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Sunday, May 21, 2017

Tests come on levels

The other day I was praying and thanking God for his grace in withholding certain things from me. I trust God fully. He only does what he does out of love for us. His ways are higher than our ways, and he only works for our benefit. If he withholds something, it is because he loves us.

There is a connection between how pure our hearts are and how much of heaven he can give to us. Where our heart is determines how much he can open the blessings of heaven to us without condemning us. When we have access to more than we are prepared to receive, we will sin against it, and in doing so the justice of God will require our suffering to atone for turning against the light. It is merciful for him to withhold what we are not prepared for.

We are here to overcome all things. God sends us tests from time to time. The tests aren't for him. He already knows our hearts. The tests are for us. To often (always?) we think we are further along than we are. Tests show us where we really are, sometimes on a meta-level.

Our compassion for others is a indication of how ready we are to receive God's blessings.

Around 8 years ago, I faced a test. I was living in downtown Salt Lake, and visiting the temple there often. During this time, a friend introduced me to a man who taught me that it was mockery to God to visit a temple and beg for God to hear my words after passing through the homeless sentries outside the temple begging for me to listen to their pleas for help. That lesson impacted me, and from that point I made sure that each time I passed a homeless person as I walked to the temple, I would stop and talk with them. By this point in time, I knew the regulars well enough to notice that this one particular man had never been there before. I turned from my path and walked over to him. I introduced myself and asked his name. He was so ashamed that he wouldn't even look into my eyes. He explained that he had been laid off and lost his health insurance, leading to a lapse in a required medication that controlled a condition he had that caused his forearms to swell to a grotesque level. He said it was very hard to find a job looking as he did. I asked him how much his medicine cost, and told him to wait there. I went to find an ATM, withdrew what he needed, and gave it to him. He thanked me with incredulous gratitude. I said it was no big deal (and it wasn't), and went on my way grateful for the chance to be of service beyond what is normally possible with beggars. I never saw him again.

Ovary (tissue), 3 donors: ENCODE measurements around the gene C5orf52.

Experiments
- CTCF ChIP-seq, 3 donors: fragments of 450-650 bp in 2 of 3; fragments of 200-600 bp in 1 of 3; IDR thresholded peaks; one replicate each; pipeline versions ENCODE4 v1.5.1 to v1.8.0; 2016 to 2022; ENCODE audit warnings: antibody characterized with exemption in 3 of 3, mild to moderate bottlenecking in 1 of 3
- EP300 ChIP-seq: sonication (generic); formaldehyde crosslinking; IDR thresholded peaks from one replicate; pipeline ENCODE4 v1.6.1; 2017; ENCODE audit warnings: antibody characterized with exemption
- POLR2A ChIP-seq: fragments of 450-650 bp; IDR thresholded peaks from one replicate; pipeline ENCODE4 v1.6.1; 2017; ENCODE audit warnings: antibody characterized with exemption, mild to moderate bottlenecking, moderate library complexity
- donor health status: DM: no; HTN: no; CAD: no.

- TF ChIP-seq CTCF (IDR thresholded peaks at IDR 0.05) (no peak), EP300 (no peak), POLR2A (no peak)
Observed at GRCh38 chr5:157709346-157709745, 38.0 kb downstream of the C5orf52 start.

Around 3 years ago, I faced a test. I was driving a good distance between a conference and job interview. In the middle of nowhere, I saw a man standing in front of a pulled-over truck with his thumb up. I figured the truck had broken down and that there was no cell phone reception there, and I immediately pulled over. I quickly found out that this was not the driver of the truck, but a homeless man who was in really bad shape. I got over the sight and smell, and we drove for 3 hours to the city I was headed for. We had a lot of time to talk. This man shared with me some prophecies concerning the future that I know are true. When we reached my destination, I took him out to dinner and purchased a hotel room for him for the night. As we parted at the hotel desk, he looked at me with a grateful longing. I never saw him again.

For years I have looked to these two events as tests that I passed. A few weeks ago, the Lord replied to my pleading for more light and truth by showing me that tests are not binary (pass/fail) but layered. The truth he revealed to me caused me great anguish and sore repentance. Now I am going to share it with you.